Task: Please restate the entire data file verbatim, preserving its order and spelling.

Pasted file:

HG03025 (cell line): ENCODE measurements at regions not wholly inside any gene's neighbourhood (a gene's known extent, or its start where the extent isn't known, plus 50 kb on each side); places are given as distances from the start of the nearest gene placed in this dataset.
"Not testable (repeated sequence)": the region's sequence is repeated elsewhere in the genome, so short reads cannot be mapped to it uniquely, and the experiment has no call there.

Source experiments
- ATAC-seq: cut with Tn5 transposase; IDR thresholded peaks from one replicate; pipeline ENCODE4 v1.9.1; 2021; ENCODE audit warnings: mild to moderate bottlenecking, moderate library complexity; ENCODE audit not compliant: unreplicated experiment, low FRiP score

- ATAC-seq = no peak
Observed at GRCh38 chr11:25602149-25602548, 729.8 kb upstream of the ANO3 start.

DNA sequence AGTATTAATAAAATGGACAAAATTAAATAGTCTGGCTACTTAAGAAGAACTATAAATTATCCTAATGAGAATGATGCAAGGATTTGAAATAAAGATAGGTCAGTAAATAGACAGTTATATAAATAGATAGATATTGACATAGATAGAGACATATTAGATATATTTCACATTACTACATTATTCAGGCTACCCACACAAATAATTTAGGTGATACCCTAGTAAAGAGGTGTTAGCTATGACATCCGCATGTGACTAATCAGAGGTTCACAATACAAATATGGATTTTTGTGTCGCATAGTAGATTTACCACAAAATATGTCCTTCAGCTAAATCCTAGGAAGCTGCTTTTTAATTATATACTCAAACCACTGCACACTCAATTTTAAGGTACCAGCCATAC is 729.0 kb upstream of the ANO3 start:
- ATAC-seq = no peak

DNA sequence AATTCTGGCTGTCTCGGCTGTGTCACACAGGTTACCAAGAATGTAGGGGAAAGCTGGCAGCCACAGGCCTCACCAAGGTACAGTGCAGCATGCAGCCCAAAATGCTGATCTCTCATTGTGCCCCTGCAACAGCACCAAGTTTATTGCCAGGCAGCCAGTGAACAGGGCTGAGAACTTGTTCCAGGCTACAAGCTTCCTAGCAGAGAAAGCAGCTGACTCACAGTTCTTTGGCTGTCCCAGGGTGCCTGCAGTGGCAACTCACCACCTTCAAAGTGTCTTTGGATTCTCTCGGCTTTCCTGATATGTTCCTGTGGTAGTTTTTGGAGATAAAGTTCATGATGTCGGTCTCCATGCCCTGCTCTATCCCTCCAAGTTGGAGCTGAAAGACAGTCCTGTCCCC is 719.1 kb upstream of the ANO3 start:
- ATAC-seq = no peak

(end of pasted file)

HG03025 (cell line): ENCODE measurements at regions not wholly inside any gene's neighbourhood (a gene's known extent, or its start where the extent isn't known, plus 50 kb on each side); places are given as distances from the start of the nearest gene placed in this dataset.
"Not testable (repeated sequence)": the region's sequence is repeated elsewhere in the genome, so short reads cannot be mapped to it uniquely, and the experiment has no call there.

Source experiments
- ATAC-seq: cut with Tn5 transposase; IDR thresholded peaks from one replicate; pipeline ENCODE4 v1.9.1; 2021; ENCODE audit warnings: mild to moderate bottlenecking, moderate library complexity; ENCODE audit not compliant: unreplicated experiment, low FRiP score

- ATAC-seq = no peak
Observed at GRCh38 chr11:25602149-25602548, 729.8 kb upstream of the ANO3 start.

DNA sequence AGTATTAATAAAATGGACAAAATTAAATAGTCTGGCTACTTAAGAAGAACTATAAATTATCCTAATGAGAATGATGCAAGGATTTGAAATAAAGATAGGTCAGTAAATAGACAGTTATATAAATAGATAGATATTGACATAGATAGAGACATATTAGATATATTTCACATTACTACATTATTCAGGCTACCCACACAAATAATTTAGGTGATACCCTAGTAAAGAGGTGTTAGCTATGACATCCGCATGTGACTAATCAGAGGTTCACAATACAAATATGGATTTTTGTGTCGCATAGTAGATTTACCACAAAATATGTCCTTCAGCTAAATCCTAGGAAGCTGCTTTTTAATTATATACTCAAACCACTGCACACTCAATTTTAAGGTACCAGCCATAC is 729.0 kb upstream of the ANO3 start:
- ATAC-seq = no peak

DNA sequence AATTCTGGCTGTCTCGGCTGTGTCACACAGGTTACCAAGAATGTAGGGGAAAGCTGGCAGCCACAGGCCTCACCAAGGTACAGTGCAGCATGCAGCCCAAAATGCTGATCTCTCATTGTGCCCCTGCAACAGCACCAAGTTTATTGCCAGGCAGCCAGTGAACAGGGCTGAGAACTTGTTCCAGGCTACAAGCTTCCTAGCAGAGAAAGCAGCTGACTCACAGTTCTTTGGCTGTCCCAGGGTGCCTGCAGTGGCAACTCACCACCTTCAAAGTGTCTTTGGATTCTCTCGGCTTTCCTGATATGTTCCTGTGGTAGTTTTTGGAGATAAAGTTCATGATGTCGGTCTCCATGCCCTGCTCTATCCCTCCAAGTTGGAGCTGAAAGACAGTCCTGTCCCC is 719.1 kb upstream of the ANO3 start:
- ATAC-seq = no peak